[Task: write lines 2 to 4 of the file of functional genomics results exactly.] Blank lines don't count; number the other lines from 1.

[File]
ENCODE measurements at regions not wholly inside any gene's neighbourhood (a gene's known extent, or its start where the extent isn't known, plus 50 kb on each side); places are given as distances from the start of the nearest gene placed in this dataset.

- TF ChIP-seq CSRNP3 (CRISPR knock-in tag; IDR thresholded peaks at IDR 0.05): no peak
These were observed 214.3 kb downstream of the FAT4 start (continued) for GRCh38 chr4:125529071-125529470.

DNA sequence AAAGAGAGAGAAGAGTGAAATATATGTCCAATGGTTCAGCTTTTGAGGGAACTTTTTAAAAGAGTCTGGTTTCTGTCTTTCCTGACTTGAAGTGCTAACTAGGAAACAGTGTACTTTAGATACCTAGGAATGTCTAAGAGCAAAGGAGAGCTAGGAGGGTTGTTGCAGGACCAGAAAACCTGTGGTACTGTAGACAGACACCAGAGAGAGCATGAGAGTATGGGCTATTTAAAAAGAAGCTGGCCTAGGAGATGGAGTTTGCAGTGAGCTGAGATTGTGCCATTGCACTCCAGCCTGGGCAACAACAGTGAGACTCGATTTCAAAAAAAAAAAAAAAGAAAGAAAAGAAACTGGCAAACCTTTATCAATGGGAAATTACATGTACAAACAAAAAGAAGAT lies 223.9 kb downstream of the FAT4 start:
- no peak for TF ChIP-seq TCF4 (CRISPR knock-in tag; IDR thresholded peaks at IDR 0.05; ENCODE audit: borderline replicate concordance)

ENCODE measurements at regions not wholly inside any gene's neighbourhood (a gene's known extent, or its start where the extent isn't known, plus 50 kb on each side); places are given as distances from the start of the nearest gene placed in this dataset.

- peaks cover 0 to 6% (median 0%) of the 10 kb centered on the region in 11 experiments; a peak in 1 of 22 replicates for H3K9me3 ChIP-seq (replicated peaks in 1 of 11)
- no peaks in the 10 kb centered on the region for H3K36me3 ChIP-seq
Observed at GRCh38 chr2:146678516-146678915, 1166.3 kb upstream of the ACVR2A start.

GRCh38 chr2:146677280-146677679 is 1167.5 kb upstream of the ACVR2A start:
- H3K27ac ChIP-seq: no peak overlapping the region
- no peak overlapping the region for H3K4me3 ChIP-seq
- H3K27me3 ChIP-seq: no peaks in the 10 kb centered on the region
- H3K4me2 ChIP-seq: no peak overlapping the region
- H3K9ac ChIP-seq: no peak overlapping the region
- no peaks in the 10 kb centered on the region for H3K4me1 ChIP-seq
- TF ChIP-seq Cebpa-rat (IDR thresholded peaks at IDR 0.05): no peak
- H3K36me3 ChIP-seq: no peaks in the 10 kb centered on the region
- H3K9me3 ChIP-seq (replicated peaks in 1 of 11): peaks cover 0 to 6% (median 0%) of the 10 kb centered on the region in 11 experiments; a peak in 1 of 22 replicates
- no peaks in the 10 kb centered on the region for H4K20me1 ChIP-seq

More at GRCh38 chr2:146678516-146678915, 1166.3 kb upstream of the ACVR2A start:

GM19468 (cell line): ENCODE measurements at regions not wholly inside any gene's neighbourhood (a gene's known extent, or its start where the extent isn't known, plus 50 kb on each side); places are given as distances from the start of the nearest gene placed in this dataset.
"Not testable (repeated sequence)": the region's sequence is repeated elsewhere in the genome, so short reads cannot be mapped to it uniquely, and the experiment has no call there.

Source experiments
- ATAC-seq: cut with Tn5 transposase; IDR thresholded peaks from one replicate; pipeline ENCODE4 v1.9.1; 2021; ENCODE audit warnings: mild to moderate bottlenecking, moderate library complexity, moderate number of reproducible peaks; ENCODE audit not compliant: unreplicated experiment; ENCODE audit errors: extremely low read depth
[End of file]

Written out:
- TF ChIP-seq CSRNP3 (CRISPR knock-in tag; IDR thresholded peaks at IDR 0.05): no peak
These were observed 214.3 kb downstream of the FAT4 start (continued) for GRCh38 chr4:125529071-125529470.

DNA sequence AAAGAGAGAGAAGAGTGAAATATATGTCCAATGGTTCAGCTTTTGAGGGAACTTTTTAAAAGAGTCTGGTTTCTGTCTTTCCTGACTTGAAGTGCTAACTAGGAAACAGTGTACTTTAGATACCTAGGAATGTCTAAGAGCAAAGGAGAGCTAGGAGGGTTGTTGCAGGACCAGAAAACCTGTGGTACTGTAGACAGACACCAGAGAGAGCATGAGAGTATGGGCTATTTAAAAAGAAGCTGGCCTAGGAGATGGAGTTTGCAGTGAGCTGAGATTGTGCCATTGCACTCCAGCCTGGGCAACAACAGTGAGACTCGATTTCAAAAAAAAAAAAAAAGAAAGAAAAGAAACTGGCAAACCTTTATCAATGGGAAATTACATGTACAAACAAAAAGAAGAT lies 223.9 kb downstream of the FAT4 start: